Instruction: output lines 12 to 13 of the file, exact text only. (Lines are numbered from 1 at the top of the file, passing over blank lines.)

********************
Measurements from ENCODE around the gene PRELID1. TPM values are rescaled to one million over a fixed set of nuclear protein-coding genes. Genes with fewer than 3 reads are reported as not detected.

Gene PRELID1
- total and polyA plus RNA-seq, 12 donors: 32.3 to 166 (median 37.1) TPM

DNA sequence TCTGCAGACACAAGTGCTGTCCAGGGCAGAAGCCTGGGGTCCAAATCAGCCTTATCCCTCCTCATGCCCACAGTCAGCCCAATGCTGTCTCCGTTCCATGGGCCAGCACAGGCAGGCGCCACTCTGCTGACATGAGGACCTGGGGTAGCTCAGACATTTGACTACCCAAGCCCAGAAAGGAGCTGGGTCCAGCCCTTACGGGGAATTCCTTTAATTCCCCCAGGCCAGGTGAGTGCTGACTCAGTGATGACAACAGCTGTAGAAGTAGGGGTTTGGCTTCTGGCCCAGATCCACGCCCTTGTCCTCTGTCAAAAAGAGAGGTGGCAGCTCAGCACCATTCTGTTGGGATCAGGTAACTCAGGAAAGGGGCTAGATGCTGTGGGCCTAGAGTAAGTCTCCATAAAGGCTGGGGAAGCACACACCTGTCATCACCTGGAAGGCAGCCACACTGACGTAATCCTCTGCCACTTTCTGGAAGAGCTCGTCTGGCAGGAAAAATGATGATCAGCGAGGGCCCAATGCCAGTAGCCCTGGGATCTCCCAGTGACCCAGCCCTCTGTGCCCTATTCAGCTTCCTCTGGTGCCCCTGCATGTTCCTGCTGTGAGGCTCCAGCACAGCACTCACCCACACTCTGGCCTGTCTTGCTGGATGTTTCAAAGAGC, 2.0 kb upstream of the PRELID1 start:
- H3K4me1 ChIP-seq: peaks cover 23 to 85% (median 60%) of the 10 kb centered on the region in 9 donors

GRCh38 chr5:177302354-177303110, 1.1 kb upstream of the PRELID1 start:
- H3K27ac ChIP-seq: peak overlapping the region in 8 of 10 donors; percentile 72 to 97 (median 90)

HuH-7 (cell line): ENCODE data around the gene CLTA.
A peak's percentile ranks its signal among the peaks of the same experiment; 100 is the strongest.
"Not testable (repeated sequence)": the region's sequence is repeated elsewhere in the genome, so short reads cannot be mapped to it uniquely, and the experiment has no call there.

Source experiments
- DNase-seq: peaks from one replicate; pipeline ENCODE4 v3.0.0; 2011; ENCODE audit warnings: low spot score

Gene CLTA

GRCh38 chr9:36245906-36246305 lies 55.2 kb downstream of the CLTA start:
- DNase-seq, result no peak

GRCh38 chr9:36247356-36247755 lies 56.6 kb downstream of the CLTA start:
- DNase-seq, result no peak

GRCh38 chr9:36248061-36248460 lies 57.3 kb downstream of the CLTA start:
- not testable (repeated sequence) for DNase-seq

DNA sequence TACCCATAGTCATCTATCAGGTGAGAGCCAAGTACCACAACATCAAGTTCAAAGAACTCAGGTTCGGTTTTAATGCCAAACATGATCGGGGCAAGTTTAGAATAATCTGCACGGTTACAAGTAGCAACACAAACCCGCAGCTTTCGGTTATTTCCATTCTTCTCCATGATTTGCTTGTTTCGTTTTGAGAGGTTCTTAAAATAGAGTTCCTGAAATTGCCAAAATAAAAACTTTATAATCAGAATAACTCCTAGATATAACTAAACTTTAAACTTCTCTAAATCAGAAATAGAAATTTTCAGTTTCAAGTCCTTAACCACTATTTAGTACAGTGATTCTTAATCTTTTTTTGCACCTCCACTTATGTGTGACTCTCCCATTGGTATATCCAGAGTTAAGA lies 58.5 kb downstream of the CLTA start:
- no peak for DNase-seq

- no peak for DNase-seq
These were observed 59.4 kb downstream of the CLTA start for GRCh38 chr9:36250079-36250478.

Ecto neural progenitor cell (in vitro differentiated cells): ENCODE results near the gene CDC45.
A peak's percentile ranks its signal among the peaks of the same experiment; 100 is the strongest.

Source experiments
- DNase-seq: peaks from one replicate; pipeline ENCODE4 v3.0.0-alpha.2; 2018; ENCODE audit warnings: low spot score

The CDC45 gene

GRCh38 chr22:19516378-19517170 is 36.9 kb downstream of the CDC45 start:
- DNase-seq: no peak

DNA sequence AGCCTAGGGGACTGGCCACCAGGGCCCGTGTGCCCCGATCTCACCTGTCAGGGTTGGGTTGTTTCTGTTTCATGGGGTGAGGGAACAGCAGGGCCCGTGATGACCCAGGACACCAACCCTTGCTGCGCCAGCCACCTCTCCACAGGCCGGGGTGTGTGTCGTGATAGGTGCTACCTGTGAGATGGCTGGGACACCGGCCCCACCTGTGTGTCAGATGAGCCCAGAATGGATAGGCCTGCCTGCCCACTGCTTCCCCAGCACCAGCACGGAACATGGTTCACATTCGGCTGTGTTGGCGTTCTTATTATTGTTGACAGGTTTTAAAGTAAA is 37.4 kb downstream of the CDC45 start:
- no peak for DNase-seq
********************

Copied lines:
- DNase-seq: peaks from one replicate; pipeline ENCODE4 v3.0.0; 2011; ENCODE audit warnings: low spot score

Gene CLTA